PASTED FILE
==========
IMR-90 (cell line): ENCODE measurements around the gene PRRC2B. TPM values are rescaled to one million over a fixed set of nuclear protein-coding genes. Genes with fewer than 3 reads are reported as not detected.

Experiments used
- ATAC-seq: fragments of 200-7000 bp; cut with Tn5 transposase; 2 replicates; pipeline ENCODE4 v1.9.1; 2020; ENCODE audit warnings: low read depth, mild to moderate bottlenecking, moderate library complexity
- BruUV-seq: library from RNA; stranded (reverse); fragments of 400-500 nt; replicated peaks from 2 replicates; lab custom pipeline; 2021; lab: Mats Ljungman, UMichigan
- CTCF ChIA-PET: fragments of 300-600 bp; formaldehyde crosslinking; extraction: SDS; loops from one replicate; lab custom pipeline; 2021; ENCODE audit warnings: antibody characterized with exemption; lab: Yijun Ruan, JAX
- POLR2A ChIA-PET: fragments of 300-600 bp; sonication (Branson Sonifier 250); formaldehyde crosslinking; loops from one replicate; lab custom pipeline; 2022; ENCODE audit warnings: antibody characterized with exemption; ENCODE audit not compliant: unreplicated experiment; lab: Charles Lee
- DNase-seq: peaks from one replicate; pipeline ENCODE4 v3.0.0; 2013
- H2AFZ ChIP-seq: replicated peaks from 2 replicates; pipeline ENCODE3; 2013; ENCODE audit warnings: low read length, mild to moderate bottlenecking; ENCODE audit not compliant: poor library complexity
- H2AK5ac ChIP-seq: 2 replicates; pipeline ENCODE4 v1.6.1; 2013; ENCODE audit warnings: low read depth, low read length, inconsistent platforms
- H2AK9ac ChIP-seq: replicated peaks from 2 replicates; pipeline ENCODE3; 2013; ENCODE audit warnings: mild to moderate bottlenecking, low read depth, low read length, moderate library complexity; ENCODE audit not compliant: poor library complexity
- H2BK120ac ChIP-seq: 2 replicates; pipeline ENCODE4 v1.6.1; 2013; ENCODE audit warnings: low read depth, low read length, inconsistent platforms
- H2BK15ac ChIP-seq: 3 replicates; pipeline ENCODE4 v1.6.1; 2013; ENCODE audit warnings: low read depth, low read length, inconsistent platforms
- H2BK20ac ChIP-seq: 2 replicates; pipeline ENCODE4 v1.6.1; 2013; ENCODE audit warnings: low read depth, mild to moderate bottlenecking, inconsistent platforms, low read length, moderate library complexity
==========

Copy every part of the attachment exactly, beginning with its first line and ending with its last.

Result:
IMR-90 (cell line): ENCODE measurements around the gene PRRC2B. TPM values are rescaled to one million over a fixed set of nuclear protein-coding genes. Genes with fewer than 3 reads are reported as not detected.

Experiments used
- ATAC-seq: fragments of 200-7000 bp; cut with Tn5 transposase; 2 replicates; pipeline ENCODE4 v1.9.1; 2020; ENCODE audit warnings: low read depth, mild to moderate bottlenecking, moderate library complexity
- BruUV-seq: library from RNA; stranded (reverse); fragments of 400-500 nt; replicated peaks from 2 replicates; lab custom pipeline; 2021; lab: Mats Ljungman, UMichigan
- CTCF ChIA-PET: fragments of 300-600 bp; formaldehyde crosslinking; extraction: SDS; loops from one replicate; lab custom pipeline; 2021; ENCODE audit warnings: antibody characterized with exemption; lab: Yijun Ruan, JAX
- POLR2A ChIA-PET: fragments of 300-600 bp; sonication (Branson Sonifier 250); formaldehyde crosslinking; loops from one replicate; lab custom pipeline; 2022; ENCODE audit warnings: antibody characterized with exemption; ENCODE audit not compliant: unreplicated experiment; lab: Charles Lee
- DNase-seq: peaks from one replicate; pipeline ENCODE4 v3.0.0; 2013
- H2AFZ ChIP-seq: replicated peaks from 2 replicates; pipeline ENCODE3; 2013; ENCODE audit warnings: low read length, mild to moderate bottlenecking; ENCODE audit not compliant: poor library complexity
- H2AK5ac ChIP-seq: 2 replicates; pipeline ENCODE4 v1.6.1; 2013; ENCODE audit warnings: low read depth, low read length, inconsistent platforms
- H2AK9ac ChIP-seq: replicated peaks from 2 replicates; pipeline ENCODE3; 2013; ENCODE audit warnings: mild to moderate bottlenecking, low read depth, low read length, moderate library complexity; ENCODE audit not compliant: poor library complexity
- H2BK120ac ChIP-seq: 2 replicates; pipeline ENCODE4 v1.6.1; 2013; ENCODE audit warnings: low read depth, low read length, inconsistent platforms
- H2BK15ac ChIP-seq: 3 replicates; pipeline ENCODE4 v1.6.1; 2013; ENCODE audit warnings: low read depth, low read length, inconsistent platforms
- H2BK20ac ChIP-seq: 2 replicates; pipeline ENCODE4 v1.6.1; 2013; ENCODE audit warnings: low read depth, mild to moderate bottlenecking, inconsistent platforms, low read length, moderate library complexity